1- Reactionary Socialism
a. Feudal Socialism
Owing to their historical position it became the vocation of the aristocracies of France and England to write pamphlets against modern bourgeois society. In the French Revolution of July, 1830, and in the English reform agitation, these aristocracies again succumbed to the hateful upstart. Thenceforth a serious political struggle was altogether out of the question. A literary battle alone remained possible. But even in the domain of literature the old cries of the restoration period1 had become impossible.
In order to arouse sympathy the aristocracy was obliged to lose sight, apparently, of its own interests, and to formulate its indictment against the bourgeoisie in the interest of the exploited working class alone. Thus the aristocracy took their revenge by singing lampoons on their new master and whispering in his ears sinister prophecies of coming catastrophe.
In this way arose feudal socialism: half lamentation, half lampoon; half echo of the past, half menace of the future; at times, by its bitter, witty and incisive criticism, striking the bourgeoisie to the very heart’s core, but always ludicrous in its effect, through total incapacity to comprehend the match of modern history.
The aristocracy, in order to rally the people to them, waved the proletarian alms-bag in front for a banner. But the people, so often as it joined them, saw on their hindquarters the old feudal coats of arms, and deserted with loud and irreverent laughter.
One section of the French Legitimists and “Young England” exhibited this spectacle.
In pointing out that their mode of exploitation was different to that of the bourgeoisie, the feudalists for-get that they exploited under circumstances and conditions that were quite different and that are now antiquated. In showing that, under their rule, the modern proletariat never existed, they forget that the modern bourgeoisie is the necessary offspring of their own form of society.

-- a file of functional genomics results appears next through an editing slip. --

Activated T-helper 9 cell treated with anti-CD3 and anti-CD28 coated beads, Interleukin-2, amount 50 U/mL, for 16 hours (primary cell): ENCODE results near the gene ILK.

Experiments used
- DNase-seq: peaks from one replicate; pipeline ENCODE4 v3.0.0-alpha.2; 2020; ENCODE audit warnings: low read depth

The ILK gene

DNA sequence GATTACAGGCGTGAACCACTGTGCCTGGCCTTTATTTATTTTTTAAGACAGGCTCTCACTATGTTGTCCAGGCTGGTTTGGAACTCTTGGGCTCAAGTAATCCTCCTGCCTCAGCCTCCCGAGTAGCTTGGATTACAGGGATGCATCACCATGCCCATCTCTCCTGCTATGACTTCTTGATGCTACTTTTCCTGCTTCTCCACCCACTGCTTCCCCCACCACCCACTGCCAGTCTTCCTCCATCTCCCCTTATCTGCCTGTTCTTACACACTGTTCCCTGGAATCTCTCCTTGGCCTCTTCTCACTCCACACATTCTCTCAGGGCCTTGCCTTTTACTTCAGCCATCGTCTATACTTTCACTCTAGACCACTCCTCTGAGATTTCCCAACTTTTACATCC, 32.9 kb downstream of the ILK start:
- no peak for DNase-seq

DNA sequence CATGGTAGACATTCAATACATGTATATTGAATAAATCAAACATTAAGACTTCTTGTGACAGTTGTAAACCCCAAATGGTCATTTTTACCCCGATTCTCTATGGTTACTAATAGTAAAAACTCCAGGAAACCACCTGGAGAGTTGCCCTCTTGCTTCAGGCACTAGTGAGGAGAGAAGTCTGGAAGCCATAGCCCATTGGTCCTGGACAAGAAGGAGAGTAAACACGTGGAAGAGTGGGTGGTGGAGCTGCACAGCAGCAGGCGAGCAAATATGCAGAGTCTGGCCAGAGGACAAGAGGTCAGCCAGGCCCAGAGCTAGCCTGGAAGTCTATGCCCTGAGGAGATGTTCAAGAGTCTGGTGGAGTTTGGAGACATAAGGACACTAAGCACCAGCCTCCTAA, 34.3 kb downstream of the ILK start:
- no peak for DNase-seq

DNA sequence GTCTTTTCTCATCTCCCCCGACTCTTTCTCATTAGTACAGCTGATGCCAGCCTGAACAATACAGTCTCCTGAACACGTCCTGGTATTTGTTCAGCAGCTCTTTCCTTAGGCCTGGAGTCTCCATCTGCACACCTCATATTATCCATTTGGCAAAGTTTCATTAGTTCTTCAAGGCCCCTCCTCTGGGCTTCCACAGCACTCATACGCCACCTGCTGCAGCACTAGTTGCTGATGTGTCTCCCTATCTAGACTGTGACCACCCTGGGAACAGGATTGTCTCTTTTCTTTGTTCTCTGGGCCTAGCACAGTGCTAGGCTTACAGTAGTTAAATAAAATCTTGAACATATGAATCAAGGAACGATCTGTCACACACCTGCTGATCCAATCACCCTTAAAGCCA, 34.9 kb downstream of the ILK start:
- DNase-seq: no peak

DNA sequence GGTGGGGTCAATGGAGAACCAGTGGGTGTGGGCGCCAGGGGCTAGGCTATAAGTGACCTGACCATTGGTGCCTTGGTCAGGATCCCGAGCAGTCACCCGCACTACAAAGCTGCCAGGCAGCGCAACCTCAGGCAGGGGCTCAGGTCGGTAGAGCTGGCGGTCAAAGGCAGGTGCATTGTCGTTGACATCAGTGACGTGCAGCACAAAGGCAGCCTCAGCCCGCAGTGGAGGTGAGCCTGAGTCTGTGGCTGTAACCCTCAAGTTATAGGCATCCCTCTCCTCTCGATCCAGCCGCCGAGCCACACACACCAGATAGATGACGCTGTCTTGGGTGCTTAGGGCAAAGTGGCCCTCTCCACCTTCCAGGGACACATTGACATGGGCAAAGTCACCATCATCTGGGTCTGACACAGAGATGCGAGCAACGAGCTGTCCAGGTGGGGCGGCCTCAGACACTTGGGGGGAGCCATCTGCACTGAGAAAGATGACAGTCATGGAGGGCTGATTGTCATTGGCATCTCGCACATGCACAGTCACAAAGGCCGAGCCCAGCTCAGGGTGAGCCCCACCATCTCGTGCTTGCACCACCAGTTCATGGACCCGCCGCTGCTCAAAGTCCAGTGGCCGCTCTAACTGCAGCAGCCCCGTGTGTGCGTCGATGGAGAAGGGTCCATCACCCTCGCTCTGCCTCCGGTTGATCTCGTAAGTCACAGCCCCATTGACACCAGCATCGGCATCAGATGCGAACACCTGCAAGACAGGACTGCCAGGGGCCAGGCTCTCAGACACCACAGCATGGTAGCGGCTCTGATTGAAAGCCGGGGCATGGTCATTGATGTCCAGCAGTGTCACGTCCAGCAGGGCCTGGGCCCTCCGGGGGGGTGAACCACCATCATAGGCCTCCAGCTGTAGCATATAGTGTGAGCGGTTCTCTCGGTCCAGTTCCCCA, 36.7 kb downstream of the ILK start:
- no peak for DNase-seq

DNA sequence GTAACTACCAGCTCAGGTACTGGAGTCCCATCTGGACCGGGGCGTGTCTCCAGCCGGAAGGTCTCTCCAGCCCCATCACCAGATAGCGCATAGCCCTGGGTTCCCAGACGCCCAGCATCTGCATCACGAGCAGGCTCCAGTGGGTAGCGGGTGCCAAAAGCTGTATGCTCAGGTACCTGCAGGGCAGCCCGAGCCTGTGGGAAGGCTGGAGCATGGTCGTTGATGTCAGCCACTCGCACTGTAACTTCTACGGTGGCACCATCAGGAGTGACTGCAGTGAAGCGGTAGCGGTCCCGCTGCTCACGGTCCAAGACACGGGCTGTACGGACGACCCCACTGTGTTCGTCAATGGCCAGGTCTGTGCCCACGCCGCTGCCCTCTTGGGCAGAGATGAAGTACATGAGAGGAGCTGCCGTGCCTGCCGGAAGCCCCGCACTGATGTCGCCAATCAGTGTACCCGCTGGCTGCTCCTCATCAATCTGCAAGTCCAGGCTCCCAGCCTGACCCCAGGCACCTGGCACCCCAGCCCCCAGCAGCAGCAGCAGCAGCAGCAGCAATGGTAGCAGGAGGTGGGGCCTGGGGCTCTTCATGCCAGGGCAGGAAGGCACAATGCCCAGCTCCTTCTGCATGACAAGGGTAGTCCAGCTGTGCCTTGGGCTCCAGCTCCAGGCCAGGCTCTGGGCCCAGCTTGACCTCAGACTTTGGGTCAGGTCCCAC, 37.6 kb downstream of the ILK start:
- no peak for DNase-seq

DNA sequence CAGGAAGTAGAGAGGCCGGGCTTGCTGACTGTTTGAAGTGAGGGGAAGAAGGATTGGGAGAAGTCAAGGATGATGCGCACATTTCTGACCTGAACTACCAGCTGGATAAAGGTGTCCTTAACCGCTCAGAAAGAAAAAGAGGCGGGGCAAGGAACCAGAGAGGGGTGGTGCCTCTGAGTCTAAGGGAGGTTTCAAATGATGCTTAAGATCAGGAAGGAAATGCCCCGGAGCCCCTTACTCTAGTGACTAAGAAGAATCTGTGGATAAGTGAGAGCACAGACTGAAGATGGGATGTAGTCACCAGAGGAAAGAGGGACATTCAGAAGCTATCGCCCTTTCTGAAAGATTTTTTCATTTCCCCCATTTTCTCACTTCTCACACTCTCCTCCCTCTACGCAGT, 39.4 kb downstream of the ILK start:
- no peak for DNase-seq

For the rest, so little do they conceal the reactionary character of their criticism that their chief accusation against the bourgeoisie amounts to this, that under the bourgeois regime a class is being developed which is destined to cut up root and branch the old order of society.
What they upbraid the bourgeoisie with is not so much that it creates a proletariat as that it creates a revolutionary proletariat.
In political practice, therefore, they join in all coercive measures against the working class; and in ordinary life, despite their high falutin’ phrases, they stoop to pick up the golden apples dropped from the tree of industry, and to barter truth, love, and honour for traffic in wool, beetroot-sugar, and potato spirits.2
As the parson has ever gone hand in hand with the landlord, so has clerical socialism with feudal socialism.
Nothing is easier than to give Christian asceticism a socialist tinge. Has not Christianity declaimed against private property, against marriage, against the state?
Has it not preached in the place of these, charity and poverty, celibacy and mortification of the flesh, monastic life and Mother Church? Christian socialism is but the holy water with which the priest consecrates the heart-burnings of the aristocrat.
b. Petty-Bourgeois Socialism